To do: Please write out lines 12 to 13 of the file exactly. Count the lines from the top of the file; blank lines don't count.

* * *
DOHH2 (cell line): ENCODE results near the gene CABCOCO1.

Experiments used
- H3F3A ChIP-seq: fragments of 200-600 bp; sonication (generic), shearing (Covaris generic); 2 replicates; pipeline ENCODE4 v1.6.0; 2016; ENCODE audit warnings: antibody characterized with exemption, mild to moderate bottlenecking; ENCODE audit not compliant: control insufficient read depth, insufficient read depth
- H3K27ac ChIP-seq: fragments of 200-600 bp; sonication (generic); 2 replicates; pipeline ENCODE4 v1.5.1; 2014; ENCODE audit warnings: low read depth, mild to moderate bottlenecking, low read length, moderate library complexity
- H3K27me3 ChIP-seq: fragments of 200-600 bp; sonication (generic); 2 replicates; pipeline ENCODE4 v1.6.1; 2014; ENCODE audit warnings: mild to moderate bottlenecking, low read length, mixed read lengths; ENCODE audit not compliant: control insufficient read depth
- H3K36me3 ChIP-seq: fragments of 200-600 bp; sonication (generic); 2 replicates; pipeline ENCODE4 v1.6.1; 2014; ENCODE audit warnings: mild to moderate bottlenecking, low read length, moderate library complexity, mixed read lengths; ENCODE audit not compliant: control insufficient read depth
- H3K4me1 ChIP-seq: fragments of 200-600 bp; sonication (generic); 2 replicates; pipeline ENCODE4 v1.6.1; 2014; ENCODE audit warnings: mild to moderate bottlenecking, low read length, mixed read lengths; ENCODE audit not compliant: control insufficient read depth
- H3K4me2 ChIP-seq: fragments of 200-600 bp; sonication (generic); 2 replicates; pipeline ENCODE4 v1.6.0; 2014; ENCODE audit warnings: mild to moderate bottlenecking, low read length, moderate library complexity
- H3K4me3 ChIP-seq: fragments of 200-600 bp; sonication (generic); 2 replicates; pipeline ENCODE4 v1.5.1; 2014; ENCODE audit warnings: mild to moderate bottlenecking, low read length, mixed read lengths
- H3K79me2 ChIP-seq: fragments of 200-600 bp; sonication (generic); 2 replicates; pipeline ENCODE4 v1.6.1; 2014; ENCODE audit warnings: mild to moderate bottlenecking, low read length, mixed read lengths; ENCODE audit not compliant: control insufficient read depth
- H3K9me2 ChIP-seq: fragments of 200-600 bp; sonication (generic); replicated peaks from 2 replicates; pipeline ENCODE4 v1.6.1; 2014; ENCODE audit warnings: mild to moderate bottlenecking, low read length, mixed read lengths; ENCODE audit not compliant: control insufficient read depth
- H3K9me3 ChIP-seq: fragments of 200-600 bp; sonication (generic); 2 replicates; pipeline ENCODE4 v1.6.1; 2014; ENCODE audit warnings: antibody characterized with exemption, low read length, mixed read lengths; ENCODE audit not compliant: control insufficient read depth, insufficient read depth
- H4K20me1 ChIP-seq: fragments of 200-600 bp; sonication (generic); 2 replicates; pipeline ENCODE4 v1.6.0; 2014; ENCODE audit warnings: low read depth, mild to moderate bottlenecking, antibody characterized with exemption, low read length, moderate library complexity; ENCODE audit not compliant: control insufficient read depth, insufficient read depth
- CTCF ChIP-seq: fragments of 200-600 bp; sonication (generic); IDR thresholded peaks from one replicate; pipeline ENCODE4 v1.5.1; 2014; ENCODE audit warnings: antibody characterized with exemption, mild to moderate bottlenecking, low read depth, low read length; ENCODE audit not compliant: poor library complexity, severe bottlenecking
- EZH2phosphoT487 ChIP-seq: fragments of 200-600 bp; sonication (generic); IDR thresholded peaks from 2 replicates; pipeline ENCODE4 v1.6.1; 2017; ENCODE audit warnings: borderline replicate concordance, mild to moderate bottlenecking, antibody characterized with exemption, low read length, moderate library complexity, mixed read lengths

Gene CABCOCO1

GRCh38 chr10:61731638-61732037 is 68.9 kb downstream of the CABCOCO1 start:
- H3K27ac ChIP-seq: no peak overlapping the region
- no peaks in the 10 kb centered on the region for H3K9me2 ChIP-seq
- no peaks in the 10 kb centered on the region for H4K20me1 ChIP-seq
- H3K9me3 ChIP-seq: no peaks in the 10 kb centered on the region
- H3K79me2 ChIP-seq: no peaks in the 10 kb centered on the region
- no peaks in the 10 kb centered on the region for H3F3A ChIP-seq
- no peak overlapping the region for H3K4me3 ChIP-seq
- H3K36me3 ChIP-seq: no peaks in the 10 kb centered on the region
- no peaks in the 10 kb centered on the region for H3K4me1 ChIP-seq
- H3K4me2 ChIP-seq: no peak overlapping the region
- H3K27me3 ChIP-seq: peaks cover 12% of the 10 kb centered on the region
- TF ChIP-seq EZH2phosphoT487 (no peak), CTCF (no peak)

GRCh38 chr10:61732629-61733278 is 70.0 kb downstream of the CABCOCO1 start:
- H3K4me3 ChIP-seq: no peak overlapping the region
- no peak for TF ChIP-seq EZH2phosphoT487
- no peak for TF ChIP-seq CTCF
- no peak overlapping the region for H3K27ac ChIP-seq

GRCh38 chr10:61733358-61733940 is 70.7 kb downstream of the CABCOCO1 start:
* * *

- H3K9me3 ChIP-seq: fragments of 200-600 bp; sonication (generic); 2 replicates; pipeline ENCODE4 v1.6.1; 2014; ENCODE audit warnings: antibody characterized with exemption, low read length, mixed read lengths; ENCODE audit not compliant: control insufficient read depth, insufficient read depth
- H4K20me1 ChIP-seq: fragments of 200-600 bp; sonication (generic); 2 replicates; pipeline ENCODE4 v1.6.0; 2014; ENCODE audit warnings: low read depth, mild to moderate bottlenecking, antibody characterized with exemption, low read length, moderate library complexity; ENCODE audit not compliant: control insufficient read depth, insufficient read depth